JEFFERSON CITY — A bill that would require a 24-hour waiting period for abortions in the state, and mandate those who provide abortions to supply pregnant women with information on alternatives to the controversial practice, was cleared for final passage in the Missouri House of Representatives on Thursday.
Thursday's vote, 115-41 in favor of the proposal, indicated the bill has support from more than two-thirds of state representatives, the majority needed in the House to begin overriding a gubernatorial veto, should it occur. Seven representatives did not vote. A similar Senate vote would also be needed to override such a veto, according to the Missouri Constitution.
In addition to creating a one-day waiting period, the bill, sponsored by state Rep. Bryan Pratt, R-Blue Springs, would also make it a crime to coerce someone to have an abortion by means such as assault, stalking or threatening to withhold pay.
Pratt said if pregnant women were provided with more information about abortion alternatives, they would be less likely to undergo the procedure.
"I think if you give a woman the opportunity ... to know the name of her doctor, to see ultrasounds, to see their unborn child, to have all the information, it is my belief the passage of this bill will decrease the number of abortions in the state of Missouri, and that's my goal," he said.
Pratt added that he hopes Gov. Jay Nixon will see that passing the bill is "the right thing to do" and sign it, but that if the bill gets over a two-thirds majority, lawmakers still would have the necessary votes to override a possible veto.
Nixon spokesman Scott Holste said he had no comment as to whether a veto of the bill would be considered.
"This bill, like the others, is a long way from going through the legislative process," he said.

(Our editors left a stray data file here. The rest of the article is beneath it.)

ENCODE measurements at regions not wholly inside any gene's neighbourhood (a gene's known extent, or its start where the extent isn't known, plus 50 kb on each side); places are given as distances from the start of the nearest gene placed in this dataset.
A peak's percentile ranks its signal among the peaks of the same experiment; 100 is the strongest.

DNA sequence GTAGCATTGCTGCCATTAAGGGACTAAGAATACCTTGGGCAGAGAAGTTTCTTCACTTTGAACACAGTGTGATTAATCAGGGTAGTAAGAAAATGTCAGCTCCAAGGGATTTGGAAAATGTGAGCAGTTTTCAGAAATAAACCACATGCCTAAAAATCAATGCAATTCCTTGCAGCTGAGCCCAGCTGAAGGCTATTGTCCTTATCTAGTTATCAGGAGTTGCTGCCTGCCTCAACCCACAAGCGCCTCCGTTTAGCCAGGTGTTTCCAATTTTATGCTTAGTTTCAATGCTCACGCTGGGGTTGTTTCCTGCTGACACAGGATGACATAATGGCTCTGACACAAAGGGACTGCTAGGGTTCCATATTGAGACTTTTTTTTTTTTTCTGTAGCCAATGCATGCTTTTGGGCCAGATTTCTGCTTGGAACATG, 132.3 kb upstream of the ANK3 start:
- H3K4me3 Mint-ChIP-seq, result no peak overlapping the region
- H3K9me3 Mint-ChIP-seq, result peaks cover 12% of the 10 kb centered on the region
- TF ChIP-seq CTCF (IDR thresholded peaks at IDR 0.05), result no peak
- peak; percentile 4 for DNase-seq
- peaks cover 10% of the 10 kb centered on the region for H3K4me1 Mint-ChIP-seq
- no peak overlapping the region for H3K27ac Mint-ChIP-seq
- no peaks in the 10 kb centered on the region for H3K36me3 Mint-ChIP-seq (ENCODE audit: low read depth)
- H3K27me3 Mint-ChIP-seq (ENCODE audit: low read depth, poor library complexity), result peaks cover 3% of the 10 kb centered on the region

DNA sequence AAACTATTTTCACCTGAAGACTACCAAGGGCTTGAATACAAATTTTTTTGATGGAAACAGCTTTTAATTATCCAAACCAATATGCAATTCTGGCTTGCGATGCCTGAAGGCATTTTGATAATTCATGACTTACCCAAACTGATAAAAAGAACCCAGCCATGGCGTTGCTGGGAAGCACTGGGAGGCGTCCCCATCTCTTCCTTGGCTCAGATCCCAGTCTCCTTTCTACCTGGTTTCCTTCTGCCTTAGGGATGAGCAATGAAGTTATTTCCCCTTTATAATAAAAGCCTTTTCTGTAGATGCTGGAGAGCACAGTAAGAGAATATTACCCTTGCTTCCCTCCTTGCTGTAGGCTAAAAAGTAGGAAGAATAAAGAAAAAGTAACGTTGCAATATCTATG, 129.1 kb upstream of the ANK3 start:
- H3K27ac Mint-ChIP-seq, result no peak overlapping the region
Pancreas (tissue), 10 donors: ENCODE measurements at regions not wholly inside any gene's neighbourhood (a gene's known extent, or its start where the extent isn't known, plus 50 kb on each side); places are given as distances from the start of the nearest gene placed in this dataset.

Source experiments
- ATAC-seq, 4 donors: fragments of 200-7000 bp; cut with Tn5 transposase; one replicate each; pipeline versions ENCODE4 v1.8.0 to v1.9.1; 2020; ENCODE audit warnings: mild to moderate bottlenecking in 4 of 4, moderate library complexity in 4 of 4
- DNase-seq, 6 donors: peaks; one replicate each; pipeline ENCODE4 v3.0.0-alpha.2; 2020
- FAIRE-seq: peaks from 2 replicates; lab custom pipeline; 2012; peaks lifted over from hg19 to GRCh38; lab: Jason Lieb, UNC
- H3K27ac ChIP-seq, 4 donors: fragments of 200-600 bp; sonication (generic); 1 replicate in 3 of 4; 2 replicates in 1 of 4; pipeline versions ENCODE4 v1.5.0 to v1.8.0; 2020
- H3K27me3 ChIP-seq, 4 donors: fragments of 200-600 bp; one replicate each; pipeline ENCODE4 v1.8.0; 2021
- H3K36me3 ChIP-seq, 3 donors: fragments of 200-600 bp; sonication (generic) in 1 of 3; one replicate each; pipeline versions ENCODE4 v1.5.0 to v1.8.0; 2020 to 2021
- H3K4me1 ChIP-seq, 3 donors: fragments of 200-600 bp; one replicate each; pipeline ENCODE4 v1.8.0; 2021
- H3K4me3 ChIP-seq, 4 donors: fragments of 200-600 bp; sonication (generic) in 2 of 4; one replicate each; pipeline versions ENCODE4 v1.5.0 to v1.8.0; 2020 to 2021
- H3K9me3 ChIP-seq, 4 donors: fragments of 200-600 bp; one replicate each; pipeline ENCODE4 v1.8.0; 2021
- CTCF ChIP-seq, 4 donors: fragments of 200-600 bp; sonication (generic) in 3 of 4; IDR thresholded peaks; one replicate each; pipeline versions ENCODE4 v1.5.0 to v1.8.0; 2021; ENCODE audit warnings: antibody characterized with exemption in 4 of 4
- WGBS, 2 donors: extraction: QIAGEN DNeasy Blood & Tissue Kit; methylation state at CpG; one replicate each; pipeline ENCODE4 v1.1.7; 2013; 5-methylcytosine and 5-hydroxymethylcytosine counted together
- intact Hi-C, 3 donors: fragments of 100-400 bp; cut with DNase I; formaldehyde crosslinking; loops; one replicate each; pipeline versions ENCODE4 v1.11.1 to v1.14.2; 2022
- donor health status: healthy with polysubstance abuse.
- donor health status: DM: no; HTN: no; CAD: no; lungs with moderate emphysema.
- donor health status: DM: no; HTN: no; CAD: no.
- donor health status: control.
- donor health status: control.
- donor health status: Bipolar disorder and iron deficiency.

Although Pratt referred to himself during the House session Thursday as a "crazy, right-wing pro-lifer," he said he tried to write the definition of coercion in a way that would appeal to both abortion-rights supporters and abortion-rights opponents.
"To be guilty of the coercion language, what you have to do is, you have to coerce them to have an abortion and also commit assault, commit domestic violence, stalk them," he said. " ... It's not only the mere fact that you have to coerce somebody, you also have to commit another offense under the law to be guilty of this."
Those found guilty of coercing a woman to have an abortion could receive a maximum prison term of up to 10 years, a maximum fine of $10,000 or both.
Opponents of the bill, such as Rep. Jamilah Nasheed, D-St. Louis, said the sponsor is more concerned about preventing abortions than protecting a pregnant woman from coercion.
"So while you want them to have the baby, you don't want to help provide for those individuals that decide to keep the child," Nasheed said.
Pratt countered that he thought the welfare program in Missouri was very generous.
"We do have a very strong welfare system — with corporations," Nasheed said. But, she said, "The corporations are getting more welfare than the average mom."
Rep. Sara Lampe, D-Springfield, sponsored a failed amendment to the bill that would have excluded victims of rape and incest from being affected.
"If this body really cared about coercion and they cared about little girls being coerced, then we wouldn't be talking about abortion," Lampe said. "We'd be talking about rape and incest, and we'd be bringing a bill to this floor that would put some measures in place that would stop it."
Rep. Anne Zerr, R-St. Charles, said Thursday on the floor that she was a victim of sexual abuse as a child. She said a girl who had been coerced into having sex shouldn't also be coerced into having an abortion.
"If I was unfortunate enough to become pregnant as a young girl, and I was forced by my mother or father to have an abortion, it would have doubled the personal violation, because I was born pro-life," she said. "And for somebody to destroy a life that I created, that's part of me. To make me do that, well, who would I have left in the world? Who would I have left in the world to trust?"
The bill awaits a final vote from the Missouri House before it can be sent to the state Senate for consideration.